A long time ago I was sitting in a class at Regent College taught by Clark Pinnock. He was then, and I assume now, a pacifist. My contrarian mind came up with a scenario. What if I came upon him being mugged in downtown Vancouver and I called out to him, “I love you Clark but I can’t help you because I am a pacifist.” Continuing the train of thought, I assumed that the thing that would come to his mind would most likely be obscene and, of course, my professed love for him would be an abomination if I refused to come to his assistance in a dire situation.
In general to profess love for someone but to refuse to help them in their need is to turn love into something else. James, brother of Jesus, wrote about people who offered good wishes to people needing food, clothing and shelter (James 2:15-16). He did not indicate the response of those so “blessed.” It may not have been appropriate for Scripture, even though there are strong condemnations of self-centered behavior elsewhere.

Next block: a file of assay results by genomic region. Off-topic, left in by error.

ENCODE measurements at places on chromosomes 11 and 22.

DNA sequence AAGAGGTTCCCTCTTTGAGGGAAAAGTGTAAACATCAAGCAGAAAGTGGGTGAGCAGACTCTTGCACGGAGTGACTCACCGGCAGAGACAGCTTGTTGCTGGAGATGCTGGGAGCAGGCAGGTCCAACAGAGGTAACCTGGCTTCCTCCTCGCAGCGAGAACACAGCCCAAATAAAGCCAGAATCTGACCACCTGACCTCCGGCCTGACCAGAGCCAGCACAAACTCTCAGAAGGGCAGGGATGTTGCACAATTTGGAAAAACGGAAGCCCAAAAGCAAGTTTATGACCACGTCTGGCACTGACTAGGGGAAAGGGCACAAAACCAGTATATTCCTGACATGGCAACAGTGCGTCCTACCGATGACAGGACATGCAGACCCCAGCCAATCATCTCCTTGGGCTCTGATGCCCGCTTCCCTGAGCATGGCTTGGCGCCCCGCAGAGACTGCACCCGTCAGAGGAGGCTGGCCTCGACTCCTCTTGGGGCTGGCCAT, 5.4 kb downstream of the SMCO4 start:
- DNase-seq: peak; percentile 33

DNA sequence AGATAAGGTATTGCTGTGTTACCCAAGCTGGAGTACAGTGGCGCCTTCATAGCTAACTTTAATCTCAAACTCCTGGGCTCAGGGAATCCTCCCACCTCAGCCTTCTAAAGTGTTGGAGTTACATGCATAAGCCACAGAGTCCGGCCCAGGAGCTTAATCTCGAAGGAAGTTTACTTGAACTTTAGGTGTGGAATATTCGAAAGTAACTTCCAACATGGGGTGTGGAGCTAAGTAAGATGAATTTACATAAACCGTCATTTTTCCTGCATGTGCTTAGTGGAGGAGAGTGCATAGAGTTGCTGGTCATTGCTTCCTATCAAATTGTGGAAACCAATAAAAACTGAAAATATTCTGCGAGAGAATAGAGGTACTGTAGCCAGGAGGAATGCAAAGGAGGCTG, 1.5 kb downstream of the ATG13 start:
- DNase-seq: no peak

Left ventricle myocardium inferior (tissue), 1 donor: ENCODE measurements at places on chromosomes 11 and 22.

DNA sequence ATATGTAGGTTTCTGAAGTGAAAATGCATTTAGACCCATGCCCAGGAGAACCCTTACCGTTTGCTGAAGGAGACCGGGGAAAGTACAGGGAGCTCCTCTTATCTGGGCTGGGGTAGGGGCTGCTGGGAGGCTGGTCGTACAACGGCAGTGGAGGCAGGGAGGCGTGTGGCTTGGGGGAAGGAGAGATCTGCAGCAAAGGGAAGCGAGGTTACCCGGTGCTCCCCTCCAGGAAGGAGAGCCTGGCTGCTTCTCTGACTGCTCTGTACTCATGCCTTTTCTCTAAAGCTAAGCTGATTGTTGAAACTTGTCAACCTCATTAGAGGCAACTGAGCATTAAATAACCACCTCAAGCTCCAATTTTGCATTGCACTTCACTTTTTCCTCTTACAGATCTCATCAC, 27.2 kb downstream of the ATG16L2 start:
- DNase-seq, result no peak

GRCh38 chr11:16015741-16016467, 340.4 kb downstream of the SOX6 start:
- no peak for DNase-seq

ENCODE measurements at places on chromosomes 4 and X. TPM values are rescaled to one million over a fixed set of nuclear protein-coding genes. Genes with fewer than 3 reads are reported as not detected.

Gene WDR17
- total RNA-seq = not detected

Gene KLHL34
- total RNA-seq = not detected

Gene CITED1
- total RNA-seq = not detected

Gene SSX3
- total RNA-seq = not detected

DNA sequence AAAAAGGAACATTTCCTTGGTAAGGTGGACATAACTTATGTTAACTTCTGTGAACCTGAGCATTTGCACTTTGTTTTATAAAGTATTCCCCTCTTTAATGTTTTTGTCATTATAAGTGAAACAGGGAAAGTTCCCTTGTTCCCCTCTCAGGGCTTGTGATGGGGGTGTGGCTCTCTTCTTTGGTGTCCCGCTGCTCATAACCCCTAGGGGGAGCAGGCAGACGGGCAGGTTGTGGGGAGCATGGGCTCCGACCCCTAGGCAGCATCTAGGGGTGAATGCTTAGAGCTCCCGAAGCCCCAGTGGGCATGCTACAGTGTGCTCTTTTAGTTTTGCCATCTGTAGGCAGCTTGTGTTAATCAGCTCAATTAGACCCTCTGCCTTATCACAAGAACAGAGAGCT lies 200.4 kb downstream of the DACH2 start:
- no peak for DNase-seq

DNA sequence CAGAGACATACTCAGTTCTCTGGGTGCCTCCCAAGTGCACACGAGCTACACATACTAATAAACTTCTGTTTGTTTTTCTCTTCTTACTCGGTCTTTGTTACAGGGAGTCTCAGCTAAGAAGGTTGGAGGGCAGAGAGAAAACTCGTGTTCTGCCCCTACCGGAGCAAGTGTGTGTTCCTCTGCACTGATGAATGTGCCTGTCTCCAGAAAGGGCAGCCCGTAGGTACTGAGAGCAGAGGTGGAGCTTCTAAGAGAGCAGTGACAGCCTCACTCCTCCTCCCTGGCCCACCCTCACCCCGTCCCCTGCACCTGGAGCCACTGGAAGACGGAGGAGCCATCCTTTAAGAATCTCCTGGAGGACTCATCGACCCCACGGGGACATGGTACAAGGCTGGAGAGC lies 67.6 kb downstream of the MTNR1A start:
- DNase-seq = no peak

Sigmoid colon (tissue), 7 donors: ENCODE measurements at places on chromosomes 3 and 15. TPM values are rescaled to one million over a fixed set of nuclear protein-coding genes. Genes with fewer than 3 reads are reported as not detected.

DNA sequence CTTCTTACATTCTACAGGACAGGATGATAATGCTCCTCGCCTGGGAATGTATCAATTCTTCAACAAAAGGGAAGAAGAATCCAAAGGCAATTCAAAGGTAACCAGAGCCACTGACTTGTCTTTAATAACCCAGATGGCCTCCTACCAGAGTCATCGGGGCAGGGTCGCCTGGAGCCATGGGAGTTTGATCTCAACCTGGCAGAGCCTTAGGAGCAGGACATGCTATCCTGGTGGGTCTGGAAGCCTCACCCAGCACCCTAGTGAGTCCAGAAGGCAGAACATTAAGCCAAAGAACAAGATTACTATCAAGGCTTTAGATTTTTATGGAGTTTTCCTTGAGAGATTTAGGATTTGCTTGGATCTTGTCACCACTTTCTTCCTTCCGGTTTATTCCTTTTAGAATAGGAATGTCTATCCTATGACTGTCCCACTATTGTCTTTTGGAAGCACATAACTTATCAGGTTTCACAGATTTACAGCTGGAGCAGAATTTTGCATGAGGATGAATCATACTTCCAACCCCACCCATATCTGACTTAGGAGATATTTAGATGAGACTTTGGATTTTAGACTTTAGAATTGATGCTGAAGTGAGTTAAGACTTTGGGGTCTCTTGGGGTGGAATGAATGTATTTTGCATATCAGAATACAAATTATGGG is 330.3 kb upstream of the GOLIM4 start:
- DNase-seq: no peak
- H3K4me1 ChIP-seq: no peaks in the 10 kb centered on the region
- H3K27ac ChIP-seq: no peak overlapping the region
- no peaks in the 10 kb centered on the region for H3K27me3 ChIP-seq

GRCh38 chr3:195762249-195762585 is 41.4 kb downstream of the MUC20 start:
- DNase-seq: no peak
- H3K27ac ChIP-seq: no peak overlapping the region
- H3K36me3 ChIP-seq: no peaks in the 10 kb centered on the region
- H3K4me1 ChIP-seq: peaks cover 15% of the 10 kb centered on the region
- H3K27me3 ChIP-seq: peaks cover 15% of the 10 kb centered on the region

In our own time there are people who think that tolerance of self-destructive behavior is a form of love and those who seek to stem that behavior are “haters.” What they may hear from the victims of their unlove is, “Why did you allow me to do those things?” I suspect there will be few who will answer truly, “We did it because it was in our own self-interest to not oppose your choices” just as it was in my hypothetical situation when I refused to risk physical harm for the sake of one I claimed to love.